“Staging Parkinson’s Disease”

“Staging Parkinson’s Disease”

In August 2020, three Parkinson’s organizations hosted a virtual summer symposium.  We at Stanford Parkinson’s Community Outreach recently listened to the three talks and are sharing our notes.  The notes here are from the “Staging Parkinson’s Disease”talk by neurologist Eleanor Orehek, MD of APDA Minnesota.   She spoke of staging Parkinson’s disease (PD) to be able to identify where you are along the progression of the disease. 

She mentioned these staging systems:

  • Hoehn and Yahr, the most commonly used one which mainly takes into account motor symptoms, 
  • Braak Staging, which focuses on changes in the brain, and 
  • Unified Parkinson’s Disease Rating Scale, which is a modified Hoehn and Yahr scale that is more time intensive but takes into account more factors.

Dr. Orehek also offered early-stage disease management advice:  exercise and having a comprehensive support system.  In later stage management, she emphasized more exercise, as well as fulfilling more care needs and getting extra help.  Her parting advice was to live in the moment and give yourself time to feel sad about what you have lost, but then focus on what you can gain.  

The webinar was recorded and can be viewed here.

(Dr. Orehek’s 40-minute session starts at the beginning of the recording.)

See extensive notes on the August 20, 2020 webinar below.

Regards,

– Joëlle Kuehn


“Staging Parkinson’s Disease” Notes: 

Speaker: Eleanor Orehek, MD, Medical Director, Noran Neurological Clinic, and American Parkinson Disease Association (APDA) Minnesota

Symposium Hosts: APDA Minnesota Chapter, Parkinson’s Foundation Minnesota and the Dakotas, Udall Center, University of Minnesota

Date: August 20, 2020

Summary by Joëlle Kuehn, Stanford Parkinson’s Community Outreach

Overview of the Stages of Parkinson’s Disease:  This is to help gauge where you are and where you are headed.  Tools — Scales/Staging Systems:

Hoehn and Yahr (H&Y)

  • Developed by Melvin Yahr and Margaret Hoehn
  • Published in 1967
  • Most widely used scale due to its simplicity (just 5 stages)
  • Interesting drawback is that it mainly takes into account motor symptoms, and doesn’t really take into account non-motor symptoms that often have a big or even bigger impact on someone’s quality of life and function. 
  • 5 stages: can get messy because it combines both functional disability and more objective physical impairments
  • Scale: Increasing disability from 1->5, decreasing independence 
    • 1. Unilateral involvement only
      • One-sided involvement
      • It can be a problem if you are Stage 1 but your symptoms are severe (ex. Severe tremors or rigidity), you might be on the scale on an earlier stage but have move disability from that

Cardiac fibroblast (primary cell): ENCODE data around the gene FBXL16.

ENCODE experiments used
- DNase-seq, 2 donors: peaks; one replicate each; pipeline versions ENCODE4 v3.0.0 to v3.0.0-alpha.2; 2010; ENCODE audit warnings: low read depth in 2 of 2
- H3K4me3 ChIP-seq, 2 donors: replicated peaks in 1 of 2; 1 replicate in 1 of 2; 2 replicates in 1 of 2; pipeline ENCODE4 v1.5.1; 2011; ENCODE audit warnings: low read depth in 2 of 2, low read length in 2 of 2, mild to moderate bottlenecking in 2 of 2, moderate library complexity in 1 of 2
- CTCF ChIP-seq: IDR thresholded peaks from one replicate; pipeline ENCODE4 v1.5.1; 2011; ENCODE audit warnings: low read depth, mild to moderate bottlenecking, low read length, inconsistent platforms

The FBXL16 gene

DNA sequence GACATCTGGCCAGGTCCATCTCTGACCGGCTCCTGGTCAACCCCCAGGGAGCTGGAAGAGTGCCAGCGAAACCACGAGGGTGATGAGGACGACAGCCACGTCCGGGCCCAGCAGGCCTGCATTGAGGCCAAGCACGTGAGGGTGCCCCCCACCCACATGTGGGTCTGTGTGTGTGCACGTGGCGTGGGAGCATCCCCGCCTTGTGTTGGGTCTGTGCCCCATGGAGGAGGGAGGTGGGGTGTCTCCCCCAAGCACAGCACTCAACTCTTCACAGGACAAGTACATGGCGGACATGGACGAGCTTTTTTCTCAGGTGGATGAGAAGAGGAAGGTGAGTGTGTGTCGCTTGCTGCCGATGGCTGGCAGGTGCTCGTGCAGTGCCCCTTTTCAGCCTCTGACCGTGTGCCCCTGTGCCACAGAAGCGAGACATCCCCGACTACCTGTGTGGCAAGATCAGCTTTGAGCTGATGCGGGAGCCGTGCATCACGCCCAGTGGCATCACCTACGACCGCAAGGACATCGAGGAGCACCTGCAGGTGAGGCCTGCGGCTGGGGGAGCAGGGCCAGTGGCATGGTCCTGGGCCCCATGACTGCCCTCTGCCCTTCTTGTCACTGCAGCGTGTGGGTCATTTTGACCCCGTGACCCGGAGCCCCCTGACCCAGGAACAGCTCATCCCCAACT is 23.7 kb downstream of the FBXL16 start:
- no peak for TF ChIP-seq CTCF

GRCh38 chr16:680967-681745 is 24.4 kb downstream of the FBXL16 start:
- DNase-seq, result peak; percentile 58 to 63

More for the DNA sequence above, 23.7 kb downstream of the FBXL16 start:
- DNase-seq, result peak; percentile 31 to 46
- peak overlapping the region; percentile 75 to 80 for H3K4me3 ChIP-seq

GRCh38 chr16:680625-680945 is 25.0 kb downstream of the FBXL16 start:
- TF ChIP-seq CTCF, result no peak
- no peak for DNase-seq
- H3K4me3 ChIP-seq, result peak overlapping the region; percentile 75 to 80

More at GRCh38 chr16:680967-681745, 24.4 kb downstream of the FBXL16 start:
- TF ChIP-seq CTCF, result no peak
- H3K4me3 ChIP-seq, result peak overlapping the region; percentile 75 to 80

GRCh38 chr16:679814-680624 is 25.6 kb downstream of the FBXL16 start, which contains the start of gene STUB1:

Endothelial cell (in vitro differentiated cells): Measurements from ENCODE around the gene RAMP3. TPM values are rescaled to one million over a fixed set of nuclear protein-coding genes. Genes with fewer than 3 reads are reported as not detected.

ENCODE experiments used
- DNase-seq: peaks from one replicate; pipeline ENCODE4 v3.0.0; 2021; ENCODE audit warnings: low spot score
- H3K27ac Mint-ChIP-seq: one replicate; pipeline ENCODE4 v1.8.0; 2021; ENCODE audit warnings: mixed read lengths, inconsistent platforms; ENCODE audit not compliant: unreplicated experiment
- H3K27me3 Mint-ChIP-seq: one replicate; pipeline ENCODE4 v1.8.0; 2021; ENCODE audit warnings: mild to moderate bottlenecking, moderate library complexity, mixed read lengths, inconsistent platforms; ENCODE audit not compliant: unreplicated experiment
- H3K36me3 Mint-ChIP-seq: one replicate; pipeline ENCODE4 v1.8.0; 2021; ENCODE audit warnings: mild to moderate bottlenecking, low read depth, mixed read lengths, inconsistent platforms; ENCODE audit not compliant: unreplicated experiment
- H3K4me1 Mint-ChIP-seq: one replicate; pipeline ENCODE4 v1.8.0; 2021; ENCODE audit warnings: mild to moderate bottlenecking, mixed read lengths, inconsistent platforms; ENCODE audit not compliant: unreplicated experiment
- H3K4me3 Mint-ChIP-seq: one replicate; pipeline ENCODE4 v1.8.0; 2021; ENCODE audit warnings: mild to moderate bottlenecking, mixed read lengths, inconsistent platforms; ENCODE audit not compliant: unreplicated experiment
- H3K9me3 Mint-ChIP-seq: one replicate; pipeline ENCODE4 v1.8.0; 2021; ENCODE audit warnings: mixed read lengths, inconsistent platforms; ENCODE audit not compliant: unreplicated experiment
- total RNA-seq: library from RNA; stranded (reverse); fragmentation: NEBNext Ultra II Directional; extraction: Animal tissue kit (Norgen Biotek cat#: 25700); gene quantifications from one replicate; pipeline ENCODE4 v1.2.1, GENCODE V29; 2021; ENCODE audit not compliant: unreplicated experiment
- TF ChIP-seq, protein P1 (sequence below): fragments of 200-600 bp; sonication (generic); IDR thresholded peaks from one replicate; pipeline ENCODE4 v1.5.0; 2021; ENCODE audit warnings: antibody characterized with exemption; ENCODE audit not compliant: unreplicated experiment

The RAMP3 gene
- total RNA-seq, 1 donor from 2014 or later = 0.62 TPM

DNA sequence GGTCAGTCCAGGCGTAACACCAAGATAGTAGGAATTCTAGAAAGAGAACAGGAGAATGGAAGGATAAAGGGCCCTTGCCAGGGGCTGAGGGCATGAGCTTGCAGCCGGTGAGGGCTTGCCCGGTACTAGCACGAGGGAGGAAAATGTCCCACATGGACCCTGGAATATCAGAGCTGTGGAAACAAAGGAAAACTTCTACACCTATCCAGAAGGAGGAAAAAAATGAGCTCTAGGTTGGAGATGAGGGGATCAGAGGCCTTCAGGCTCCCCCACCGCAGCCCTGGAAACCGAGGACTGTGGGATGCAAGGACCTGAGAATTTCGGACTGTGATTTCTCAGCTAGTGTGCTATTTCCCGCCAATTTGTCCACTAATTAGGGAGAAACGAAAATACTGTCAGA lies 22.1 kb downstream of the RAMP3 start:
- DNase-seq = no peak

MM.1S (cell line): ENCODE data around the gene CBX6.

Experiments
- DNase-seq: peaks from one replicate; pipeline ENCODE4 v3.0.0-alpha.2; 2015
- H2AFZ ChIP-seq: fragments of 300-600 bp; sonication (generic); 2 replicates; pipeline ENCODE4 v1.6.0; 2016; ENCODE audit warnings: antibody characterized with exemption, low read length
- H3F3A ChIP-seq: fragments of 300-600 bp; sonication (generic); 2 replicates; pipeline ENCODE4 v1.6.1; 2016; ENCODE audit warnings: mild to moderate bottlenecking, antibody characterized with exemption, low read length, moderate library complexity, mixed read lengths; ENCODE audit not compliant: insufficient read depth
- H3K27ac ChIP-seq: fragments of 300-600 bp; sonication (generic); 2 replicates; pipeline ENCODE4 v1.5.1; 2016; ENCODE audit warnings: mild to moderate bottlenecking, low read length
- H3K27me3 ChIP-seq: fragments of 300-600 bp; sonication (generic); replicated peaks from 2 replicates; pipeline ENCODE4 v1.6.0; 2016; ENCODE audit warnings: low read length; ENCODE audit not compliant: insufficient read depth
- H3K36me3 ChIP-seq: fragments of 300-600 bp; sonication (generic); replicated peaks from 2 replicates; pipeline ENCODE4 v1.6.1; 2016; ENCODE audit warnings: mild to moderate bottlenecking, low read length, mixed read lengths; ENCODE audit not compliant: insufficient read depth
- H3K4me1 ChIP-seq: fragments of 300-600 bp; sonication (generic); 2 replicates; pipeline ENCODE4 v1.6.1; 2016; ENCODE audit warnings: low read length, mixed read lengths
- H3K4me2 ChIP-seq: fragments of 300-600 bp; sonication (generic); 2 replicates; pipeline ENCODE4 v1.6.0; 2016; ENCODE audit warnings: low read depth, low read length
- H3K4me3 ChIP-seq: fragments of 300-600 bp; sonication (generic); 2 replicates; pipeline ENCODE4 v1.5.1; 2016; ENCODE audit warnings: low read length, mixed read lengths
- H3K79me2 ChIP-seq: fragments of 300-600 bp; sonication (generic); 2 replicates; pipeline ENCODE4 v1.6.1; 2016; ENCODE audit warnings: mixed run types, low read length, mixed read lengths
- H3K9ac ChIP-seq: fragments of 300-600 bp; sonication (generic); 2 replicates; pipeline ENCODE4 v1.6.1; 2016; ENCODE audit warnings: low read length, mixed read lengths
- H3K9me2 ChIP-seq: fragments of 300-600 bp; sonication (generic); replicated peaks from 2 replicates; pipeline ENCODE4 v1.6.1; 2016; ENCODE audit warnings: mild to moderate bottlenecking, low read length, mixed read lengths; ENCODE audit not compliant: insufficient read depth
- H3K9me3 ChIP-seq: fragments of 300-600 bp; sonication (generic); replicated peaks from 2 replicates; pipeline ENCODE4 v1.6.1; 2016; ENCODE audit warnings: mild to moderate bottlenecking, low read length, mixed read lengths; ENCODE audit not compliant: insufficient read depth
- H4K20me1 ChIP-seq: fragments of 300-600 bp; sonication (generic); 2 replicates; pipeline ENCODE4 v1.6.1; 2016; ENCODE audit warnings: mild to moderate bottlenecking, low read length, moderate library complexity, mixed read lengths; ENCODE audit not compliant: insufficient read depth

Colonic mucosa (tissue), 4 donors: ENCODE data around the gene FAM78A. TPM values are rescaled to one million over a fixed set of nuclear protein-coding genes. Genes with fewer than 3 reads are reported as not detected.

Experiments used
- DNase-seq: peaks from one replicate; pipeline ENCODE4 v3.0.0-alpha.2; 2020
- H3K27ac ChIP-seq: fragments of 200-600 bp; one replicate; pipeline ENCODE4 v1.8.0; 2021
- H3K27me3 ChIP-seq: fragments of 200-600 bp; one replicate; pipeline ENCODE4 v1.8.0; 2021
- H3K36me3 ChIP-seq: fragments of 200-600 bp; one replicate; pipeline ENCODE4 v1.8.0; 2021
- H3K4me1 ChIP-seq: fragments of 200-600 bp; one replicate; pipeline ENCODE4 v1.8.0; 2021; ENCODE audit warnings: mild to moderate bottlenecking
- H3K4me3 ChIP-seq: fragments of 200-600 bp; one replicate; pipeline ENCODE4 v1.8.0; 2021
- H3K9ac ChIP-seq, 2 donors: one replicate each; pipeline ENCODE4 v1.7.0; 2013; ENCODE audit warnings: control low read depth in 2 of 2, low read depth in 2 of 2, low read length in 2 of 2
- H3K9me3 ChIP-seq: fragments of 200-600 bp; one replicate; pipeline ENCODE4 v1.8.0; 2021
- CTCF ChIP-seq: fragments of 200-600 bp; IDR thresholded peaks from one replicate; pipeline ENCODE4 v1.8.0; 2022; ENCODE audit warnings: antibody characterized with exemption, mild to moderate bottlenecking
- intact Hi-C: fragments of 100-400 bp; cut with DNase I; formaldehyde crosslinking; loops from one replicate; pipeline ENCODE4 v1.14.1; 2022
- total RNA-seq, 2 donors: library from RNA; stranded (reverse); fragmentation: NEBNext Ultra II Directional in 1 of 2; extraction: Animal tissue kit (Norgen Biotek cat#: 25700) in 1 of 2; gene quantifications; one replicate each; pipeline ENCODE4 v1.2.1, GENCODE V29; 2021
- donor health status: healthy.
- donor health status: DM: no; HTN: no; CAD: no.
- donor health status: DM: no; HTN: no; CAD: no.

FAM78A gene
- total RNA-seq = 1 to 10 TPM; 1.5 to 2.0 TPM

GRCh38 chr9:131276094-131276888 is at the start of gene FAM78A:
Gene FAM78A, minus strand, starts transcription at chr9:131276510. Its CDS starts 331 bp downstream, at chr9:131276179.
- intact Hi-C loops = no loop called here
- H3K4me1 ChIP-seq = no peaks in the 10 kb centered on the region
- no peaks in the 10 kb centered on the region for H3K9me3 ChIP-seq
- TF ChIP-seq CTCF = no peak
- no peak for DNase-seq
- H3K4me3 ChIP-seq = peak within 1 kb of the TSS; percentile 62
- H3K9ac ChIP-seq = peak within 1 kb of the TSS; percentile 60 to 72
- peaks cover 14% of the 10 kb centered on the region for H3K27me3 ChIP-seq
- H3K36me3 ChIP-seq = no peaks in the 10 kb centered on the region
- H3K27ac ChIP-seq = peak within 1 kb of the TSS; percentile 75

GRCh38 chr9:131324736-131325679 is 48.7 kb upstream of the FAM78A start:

• Note: It also doesn’t take into consideration that if someone has severe unilateral symptoms they rate lower than someone who has mild symptoms on both side (2.5 or a 3)
    • 1.5: Unilateral and axial involvement
    • 2: Bilateral involvement without impairment of balance
      • Symptoms on both sides but still walking well and not having an impairment on balance
    • 2.5: Mild bilateral disease with recovery on pull test
    • 3: Mild to moderate bilateral disease; some postural instability; physically independent
      • More instability with posture and might start needing to be or cautions when walking
    • 4: Severe disability; still able to walk or stand unassisted
      • Need a walker or other assisted device to move safely
    • 5: Wheelchair bound or bedridden unless aided
      • More dependent on 24/7 care
  • Note: this happens over years into the disease and some people may never reach stage 5 depending on what else happens in life and other health factors

Braak Staging

  • Braak was a pathologist who published in 2003 and look at actual brains of people with parkinsons and evaluating where the changes in the brain were occurring at different stages of the disease
  • Stages 1& 2: Autonomic and olfactory disturbances
    • Minimal motor symptoms or no motor symptoms
    • Changes in the brain tend to be lower down in the brain stem near the olfactory bulb and via the vagus nerve
    • Affecting more areas that are involved in autonomic function (constipation type symptoms, affecting GI tract, loss of sense of smell – why early loss of smell can be a premotor symptom of the disease)
  • Stages 3&4: Sleep and motor disturbances
    • Where most people with Parkinsons would be diagnosed because that is where motor symptoms start, and non-motor symptoms such as stage REM sleep behavior disorder – act out dreams in sleep 
    • Changes in brain have spread into those areas involved in motor function
  • Stages 5&6: Emotional and cognitive disturbances
    • Affects thinking and memory and mood changes
    • Had more spread of changes in the brain

 Unified Parkinson’s Disease Rating Scale (UPDRS) 

  • Looks where someone is at with their disease
  • Scale from 0-199
  • Modified Hoehn and Yahr 
  • More time intensive but takes into account more aspects (non-motor evaluation and questionnaire that people with Parkinson’s or caregiver would fill out that assess:
  • Looks at different disease aspects
    • Thinking, memory, mood, behavior changes
    • Functioning Activities of daily living like dressing, eating, handwriting
    • Motor – tapping fingers and looking at muscle tone
    • Complications of therapy – looking at do you get side-effects of medication, bothersome dyskinesias which are wiggly movements that happen from the levodopa
  • 0 is no symptoms or disability, highest is 199
  • Changes quite a bit dependent on medication – not as reliable when looking at someone in clinic because medication will have different numbers due to medication rather than disease progression; harder to gauge unless done in a controlled more research type setting

Parkinson’s is a really complex disease: 

  • There are many aspects that are important to take into account: motor symptoms, non-motor symptoms
  • Also looking at biomarkers – 
    • markers that we can look at that give a better way to diagnose it but also track the disease progression
    • Measurable markers of biological process or disease
    • Spinal fluid, blood, imaging, blood pressure
    • Current markets for PD: Validated rating scales, DaTscan
    • Parkinson’s biomarkers research – lots of research in this area
      • Looking for something that is easier to measure to make tracking less difficult and invasive, and make it more reliable and valid
  • Real life impact of the disease:
    • Motor symptoms and nonmotor symptoms
    • Other medical problem
    • Age
    • Social support
    • Other obligations (younger children, older parents you have to care for) external stressors (ex. Financial stressors)